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Will The Next 'MacGyver' Be An Indian Woman?

NPR News - Thu, 2015-02-19 13:21

Sharpen your Swiss Army knives and grab an extra roll of duct tape because Mac may be coming back. The creators are looking to the fans to design the new show. And there's one big twist.

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After His Speech On Race And Police, Complicated Feelings In Comey's Hometown

NPR News - Thu, 2015-02-19 13:04

FBI Director James Comey was praised for addressing tensions between cops and minorities last week. But in Yonkers, N.Y., some wish he had noted that community's own fraught history with its police.

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Oscars Voter Says Selma Cast's 'I Can't Breathe' Tees Were 'Offensive'

NPR News - Thu, 2015-02-19 12:20

"If the movie had been directed by a 60-year-old white male," she also says, "I don't think that people would have been carrying on about it to the level that they were."

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NASCAR Enters New Season After Shifting Gears To Bump Viewership

NPR News - Thu, 2015-02-19 12:05

Though admissions lagged behind pre-recession levels and stadium seats are being torn out, 2014's new playoff model and speedway brawls made for one of the most thrilling seasons in the past decade.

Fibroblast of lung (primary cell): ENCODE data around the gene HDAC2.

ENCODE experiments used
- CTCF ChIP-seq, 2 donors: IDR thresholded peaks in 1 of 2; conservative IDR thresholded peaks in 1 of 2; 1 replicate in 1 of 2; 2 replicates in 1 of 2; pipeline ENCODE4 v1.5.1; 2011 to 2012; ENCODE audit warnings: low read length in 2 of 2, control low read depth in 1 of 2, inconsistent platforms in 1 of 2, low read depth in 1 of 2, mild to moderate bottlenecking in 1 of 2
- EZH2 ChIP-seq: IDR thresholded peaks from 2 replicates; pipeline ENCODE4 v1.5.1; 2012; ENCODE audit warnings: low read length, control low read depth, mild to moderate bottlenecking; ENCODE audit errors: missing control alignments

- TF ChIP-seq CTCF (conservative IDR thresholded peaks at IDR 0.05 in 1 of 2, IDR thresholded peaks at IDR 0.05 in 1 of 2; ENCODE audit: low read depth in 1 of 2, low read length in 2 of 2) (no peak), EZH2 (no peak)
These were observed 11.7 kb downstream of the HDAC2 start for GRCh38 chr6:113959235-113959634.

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A Biological Quest Leads To A New Kind Of Breast Cancer Drug

NPR News - Thu, 2015-02-19 12:05

The Food and Drug Administration has approved a drug that thwarts some enzymes breast cancer cells use to evade treatment with estrogen-blocking drugs.

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Saudis Grow Increasing Critical Of The Campaign Against ISIS

NPR News - Thu, 2015-02-19 11:48

Prince Turki al-Faisal, the ex-Saudi intelligence chief, says the 'pinprick' attacks against the Islamic State are not proving effective. He also says the campaign needs to be better coordinated.

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U.S., Turkey Reach Agreement To Train, Equip Some Syrian Rebels

NPR News - Thu, 2015-02-19 11:15

A defense official tells NPR that the rebels will be vetted and screened under top secret protocols. Qatar, Jordan and Saudi Arabia will also be part of the effort.

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The "side business" phenomenon in Nigeria

Marketplace - American Public Media - Thu, 2015-02-19 11:01

"You’re supposed to hold something."

"Hold what?" I reply naively.

"A sample, you're supposed to hold a sample of what you're selling."

Amaka was wondering what a reporter holding a microphone was doing hanging around Onitsha Main Market, neither buying nor selling. She looked at me with pity, as if to say, "if you don't even know about samples, you have a lot learn."  I had been at the market for less than five minutes, and someone was already trying to get the measure of what my business was about.